Figure 1. Icons for dynamic blocks display a lightning bolt to help you easily identify their dynamic nature.
Block editor. The Bedit command is now used to make edits to blocks. Bedit allows the direct editing of blocks similar to in-place reference editing, but also brings in a dedicated palette of block-editing functions. In many ways the Bedit command is like a mini-CAD system unto itself, with a new set of commands you'll need to learn.
Parameters and actions. When editing a block in the block editor environment, you'll be able to add parameters to your geometry, then attach actions to the parameters to make your blocks dynamic. Using parameters and actions is actually very much like constraining a 2D profile in a parametric mechanical CAD package. Those of you who've used Mechanical Desktop, Inventor, SolidWorks or Pro/ENGINEER will feel comfortable relatively quickly, while those of you who've never worked with a parametric system may be a little flummoxed at first.
To gain some initial experience, let's try the following basic exercise.
1. Open AutoCAD 2006, turn on the Tool Palettes window and navigate to the Mechanical tab (figure 2).
Figure 2. Navigating to the Mechanical Tool Palette tab in AutoCAD 2006.
2. Now drag and drop a hex socket bolt from the tool palette onto your screen. Note that you weren't asked for any insertion or scaling parameters!
3. Click the inserted hex socket bolt to activate its grips. Note that you have more gripping features than you'd expect (figure 3). In the center of the block is a standard AutoCAD grip you can use to drag/move the block, but the other two gripping objects do not have a standard grip look to them because they are new dynamic block grips.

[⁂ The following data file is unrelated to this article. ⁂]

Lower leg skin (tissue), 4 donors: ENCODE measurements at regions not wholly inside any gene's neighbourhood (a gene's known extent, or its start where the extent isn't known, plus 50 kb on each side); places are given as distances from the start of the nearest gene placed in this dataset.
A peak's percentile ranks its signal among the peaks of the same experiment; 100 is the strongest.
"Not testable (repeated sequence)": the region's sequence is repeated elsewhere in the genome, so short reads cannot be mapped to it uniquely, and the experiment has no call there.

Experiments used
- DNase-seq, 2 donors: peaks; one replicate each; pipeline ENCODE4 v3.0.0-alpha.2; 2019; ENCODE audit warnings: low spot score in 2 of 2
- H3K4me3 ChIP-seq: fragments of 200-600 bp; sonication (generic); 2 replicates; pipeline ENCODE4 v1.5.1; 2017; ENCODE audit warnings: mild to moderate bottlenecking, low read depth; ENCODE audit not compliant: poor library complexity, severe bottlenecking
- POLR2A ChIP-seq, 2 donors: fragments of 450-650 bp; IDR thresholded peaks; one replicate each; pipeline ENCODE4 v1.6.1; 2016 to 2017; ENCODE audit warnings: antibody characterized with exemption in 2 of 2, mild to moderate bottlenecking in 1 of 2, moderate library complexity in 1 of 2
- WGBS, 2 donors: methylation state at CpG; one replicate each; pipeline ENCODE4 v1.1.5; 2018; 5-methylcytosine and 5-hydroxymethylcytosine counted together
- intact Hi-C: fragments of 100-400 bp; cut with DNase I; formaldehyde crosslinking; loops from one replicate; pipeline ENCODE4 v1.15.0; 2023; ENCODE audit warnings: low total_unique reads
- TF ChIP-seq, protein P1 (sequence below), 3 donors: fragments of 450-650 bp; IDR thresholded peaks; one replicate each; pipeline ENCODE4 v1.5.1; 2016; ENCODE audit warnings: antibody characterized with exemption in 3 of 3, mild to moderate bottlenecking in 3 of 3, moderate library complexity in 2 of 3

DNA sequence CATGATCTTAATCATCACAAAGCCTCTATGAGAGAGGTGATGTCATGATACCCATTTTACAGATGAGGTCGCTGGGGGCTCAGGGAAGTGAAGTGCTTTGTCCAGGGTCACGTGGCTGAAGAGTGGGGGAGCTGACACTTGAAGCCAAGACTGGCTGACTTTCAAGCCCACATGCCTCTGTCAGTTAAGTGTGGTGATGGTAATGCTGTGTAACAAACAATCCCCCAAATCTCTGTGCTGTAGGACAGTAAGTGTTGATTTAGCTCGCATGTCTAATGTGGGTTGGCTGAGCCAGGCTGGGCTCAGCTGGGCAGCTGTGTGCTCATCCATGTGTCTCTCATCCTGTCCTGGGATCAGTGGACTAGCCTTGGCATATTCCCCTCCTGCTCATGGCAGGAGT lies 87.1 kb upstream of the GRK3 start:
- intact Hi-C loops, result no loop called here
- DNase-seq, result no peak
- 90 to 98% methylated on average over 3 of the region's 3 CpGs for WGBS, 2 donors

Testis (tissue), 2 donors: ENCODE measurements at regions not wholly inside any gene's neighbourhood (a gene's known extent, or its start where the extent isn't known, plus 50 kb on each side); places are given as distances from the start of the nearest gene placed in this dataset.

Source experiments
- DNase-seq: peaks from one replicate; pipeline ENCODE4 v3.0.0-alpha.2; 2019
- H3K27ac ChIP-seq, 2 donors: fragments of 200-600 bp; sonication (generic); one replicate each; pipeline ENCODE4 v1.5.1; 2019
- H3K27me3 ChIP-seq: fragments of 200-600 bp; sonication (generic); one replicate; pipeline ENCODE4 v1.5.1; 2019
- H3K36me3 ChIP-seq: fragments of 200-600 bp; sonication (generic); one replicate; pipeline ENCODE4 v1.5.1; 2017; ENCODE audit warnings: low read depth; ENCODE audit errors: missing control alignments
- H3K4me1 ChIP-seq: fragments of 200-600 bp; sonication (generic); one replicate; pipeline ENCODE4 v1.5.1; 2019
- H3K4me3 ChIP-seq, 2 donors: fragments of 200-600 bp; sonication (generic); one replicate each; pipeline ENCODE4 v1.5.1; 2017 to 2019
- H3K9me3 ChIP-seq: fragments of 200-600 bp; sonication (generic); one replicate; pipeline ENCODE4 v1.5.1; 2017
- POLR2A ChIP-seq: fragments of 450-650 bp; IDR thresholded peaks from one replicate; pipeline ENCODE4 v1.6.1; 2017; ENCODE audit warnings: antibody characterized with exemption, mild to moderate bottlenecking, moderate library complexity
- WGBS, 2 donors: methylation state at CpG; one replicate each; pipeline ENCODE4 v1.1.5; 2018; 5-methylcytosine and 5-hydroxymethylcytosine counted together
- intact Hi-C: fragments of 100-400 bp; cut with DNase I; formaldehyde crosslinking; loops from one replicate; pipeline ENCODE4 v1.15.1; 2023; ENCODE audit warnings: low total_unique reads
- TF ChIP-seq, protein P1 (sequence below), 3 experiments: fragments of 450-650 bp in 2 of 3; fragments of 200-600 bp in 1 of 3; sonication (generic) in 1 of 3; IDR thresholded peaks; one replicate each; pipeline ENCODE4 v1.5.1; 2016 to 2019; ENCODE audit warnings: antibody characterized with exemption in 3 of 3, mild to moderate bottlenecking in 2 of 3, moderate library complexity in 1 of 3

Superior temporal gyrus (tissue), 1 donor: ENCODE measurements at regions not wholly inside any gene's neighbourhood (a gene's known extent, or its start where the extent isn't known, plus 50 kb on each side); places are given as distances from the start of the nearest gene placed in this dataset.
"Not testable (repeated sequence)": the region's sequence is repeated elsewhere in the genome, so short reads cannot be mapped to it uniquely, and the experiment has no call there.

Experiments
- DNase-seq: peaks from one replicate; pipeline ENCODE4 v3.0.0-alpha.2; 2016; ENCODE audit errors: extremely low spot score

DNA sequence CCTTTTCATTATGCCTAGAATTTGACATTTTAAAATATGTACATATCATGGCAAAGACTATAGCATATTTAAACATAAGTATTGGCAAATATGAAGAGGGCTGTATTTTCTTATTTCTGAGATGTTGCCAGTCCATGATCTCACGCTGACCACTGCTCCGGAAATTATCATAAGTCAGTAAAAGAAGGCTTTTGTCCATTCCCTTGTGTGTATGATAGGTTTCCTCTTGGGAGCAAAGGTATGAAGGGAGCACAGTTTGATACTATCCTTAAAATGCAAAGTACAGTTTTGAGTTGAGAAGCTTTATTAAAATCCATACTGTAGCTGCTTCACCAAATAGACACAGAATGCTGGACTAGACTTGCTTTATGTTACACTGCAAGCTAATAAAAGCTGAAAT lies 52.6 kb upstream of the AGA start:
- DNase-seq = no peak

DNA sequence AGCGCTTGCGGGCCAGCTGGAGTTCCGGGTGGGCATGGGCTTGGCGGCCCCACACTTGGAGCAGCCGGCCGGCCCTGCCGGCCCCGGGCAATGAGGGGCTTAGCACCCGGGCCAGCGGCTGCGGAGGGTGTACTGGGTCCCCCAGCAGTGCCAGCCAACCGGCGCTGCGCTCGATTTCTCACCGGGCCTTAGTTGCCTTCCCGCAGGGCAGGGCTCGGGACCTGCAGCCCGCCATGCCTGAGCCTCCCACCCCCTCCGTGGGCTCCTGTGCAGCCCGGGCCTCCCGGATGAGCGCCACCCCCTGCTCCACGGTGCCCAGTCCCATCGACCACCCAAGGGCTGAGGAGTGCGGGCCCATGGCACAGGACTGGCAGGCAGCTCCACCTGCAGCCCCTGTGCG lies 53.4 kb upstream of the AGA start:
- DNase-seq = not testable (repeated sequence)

Figure 3. Blocks now contain more gripping features than were previously available.
4. Take a few minutes to select the new dynamic grips and see how you can stretch the bolt to new lengths and even select from a drop-down list of standardized bolts. You should now start to appreciate how many standard blocks are being replaced by this single dynamic block!
5. Enter the Bedit command and select the hex socket bolt for editing (figure 4).
Figure 4. Editing a dynamic block.
6. Click the OK button to enter the Block Editor. Now you'll be able to see the various parameters and actions that were used to build the dynamic block (figure 5).
Figure 5. Displaying the parameters and actions used to build a dynamic block.
7. Double-click on the Lookup Action icon and you'll see how the drop-down box containing bolts of various sizes was implemented (figure 6).
Figure 6. Double-clicking on the Lookup Action icon.
8. Now single-click on the Stretch B icon, and you'll see gripping points that describe how the stretching frame is used to control how the geometry stretches (figure 7). Also note that the Linear Parameter B is highlighted so you know which dimension is related to the stretching action.
Figure 7. Gripping points describe the stretching frame used to control how the dynamic block geometry stretches.